Mitosis is a form of cell division in which a cell divides to form two identical daugther cells.
- The chromosomes in the nucleus of the cell duplicate to form a diploid cell. This now contains 46 pairs of chromosomes
- The nuclear membrane disappears and the chromosomes arrange themselves on the equator of the cell.
- Spindle fibres in the cell pull the chromosomes (or chromatids) apart so that a full set of chromosomes is present at the poles of the cell.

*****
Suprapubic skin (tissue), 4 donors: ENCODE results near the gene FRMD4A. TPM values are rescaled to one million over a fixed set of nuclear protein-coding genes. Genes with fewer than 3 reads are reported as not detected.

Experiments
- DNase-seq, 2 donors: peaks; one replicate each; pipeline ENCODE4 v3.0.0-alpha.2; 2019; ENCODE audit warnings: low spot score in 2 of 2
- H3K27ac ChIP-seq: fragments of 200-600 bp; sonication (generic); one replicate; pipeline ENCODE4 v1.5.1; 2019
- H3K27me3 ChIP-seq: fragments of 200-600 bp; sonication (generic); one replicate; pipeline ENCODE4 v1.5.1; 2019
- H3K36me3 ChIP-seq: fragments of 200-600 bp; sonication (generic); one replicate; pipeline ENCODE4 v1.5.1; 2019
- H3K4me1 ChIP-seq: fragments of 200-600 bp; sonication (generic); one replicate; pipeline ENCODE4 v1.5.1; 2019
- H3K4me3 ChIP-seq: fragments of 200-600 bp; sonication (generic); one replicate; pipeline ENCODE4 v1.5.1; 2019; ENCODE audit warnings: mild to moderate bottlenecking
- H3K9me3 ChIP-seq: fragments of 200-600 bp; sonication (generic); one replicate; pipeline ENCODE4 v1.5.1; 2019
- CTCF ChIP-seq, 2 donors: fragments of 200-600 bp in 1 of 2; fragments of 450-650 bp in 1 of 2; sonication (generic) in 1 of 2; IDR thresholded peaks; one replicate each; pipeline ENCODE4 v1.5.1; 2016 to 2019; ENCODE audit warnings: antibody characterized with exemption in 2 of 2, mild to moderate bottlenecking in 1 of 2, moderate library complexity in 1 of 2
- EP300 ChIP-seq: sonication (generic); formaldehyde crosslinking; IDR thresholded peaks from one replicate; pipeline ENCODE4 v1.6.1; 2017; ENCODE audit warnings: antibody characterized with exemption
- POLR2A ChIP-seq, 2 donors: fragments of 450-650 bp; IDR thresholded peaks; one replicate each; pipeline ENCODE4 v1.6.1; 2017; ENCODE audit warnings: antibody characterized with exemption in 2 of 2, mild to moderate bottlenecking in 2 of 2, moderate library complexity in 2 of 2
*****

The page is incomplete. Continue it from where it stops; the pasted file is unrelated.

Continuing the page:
- The cell then splits in a process of cytokinesis.
- Two new identical daughter cells are formed.
Mitosis is an important part of the growth and repair process. It occurs rapidly all the time in some parts of the body and in some plants as cells die and others divide to replace them.
Mitosis ensures that the chromosome number remains constant and the genes present are identical. Otherwise, different amino acids would be coded for, and the same types of cells in your body would be carrying out different, contradictory jobs.